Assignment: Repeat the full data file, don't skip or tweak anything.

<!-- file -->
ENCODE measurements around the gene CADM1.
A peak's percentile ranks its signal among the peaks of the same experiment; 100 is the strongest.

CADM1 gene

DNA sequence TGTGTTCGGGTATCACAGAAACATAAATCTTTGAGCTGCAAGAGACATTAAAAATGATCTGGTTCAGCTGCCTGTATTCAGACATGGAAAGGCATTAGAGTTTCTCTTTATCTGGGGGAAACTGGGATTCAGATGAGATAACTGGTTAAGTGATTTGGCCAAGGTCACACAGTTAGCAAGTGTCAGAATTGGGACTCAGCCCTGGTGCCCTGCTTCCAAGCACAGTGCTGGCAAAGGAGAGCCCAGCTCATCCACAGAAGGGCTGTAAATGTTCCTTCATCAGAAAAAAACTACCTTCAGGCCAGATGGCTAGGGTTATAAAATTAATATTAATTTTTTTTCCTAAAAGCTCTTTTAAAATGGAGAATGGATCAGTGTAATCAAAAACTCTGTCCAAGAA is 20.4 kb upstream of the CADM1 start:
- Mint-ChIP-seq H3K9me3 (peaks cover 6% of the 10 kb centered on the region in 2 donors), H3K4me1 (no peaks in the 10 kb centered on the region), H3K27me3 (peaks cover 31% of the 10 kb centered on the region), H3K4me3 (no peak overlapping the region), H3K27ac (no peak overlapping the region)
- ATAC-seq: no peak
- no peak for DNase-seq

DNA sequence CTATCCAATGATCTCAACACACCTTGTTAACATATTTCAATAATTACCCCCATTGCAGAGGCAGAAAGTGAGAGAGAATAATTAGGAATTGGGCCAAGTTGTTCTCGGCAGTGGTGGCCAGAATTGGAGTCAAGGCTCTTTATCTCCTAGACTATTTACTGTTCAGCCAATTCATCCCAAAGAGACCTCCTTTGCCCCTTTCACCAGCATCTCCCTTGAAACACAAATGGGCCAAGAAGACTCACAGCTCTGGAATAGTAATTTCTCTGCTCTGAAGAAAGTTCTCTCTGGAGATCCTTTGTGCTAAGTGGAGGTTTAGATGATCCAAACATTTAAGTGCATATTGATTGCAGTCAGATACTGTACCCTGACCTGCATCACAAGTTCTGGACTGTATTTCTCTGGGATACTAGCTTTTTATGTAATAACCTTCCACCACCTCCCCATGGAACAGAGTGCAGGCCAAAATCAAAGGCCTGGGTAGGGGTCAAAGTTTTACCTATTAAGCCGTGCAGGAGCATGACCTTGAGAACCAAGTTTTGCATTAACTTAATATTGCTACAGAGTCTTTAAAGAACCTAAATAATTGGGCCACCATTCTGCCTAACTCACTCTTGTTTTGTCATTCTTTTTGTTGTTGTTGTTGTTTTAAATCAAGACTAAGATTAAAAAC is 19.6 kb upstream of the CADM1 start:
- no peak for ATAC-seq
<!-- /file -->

ENCODE measurements around the gene CADM1.
A peak's percentile ranks its signal among the peaks of the same experiment; 100 is the strongest.

CADM1 gene

DNA sequence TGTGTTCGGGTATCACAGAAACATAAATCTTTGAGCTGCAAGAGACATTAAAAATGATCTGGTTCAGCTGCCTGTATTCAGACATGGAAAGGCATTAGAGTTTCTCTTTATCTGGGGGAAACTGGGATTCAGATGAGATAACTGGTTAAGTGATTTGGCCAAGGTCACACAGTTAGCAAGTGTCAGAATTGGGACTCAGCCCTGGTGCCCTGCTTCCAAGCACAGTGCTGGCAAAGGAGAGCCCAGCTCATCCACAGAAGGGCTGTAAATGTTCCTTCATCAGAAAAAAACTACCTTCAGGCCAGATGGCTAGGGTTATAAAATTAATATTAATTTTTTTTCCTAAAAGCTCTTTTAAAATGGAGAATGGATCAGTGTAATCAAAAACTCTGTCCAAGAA is 20.4 kb upstream of the CADM1 start:
- Mint-ChIP-seq H3K9me3 (peaks cover 6% of the 10 kb centered on the region in 2 donors), H3K4me1 (no peaks in the 10 kb centered on the region), H3K27me3 (peaks cover 31% of the 10 kb centered on the region), H3K4me3 (no peak overlapping the region), H3K27ac (no peak overlapping the region)
- ATAC-seq: no peak
- no peak for DNase-seq

DNA sequence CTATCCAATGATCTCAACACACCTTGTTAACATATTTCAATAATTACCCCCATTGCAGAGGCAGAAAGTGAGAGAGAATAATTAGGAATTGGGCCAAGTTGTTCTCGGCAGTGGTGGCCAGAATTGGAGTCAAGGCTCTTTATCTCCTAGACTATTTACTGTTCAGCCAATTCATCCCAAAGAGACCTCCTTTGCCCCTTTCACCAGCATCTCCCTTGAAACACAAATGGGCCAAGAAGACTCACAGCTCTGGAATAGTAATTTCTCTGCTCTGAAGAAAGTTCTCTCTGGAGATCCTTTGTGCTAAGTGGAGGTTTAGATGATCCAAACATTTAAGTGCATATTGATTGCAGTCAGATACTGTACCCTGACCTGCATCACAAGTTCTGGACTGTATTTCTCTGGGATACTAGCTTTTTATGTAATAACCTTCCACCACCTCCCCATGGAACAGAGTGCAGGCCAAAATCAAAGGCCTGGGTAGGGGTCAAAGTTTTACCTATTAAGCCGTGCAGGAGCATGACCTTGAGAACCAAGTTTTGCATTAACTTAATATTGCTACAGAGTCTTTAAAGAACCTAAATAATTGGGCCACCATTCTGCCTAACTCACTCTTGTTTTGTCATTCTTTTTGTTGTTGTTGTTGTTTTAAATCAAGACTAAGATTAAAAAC is 19.6 kb upstream of the CADM1 start:
- no peak for ATAC-seq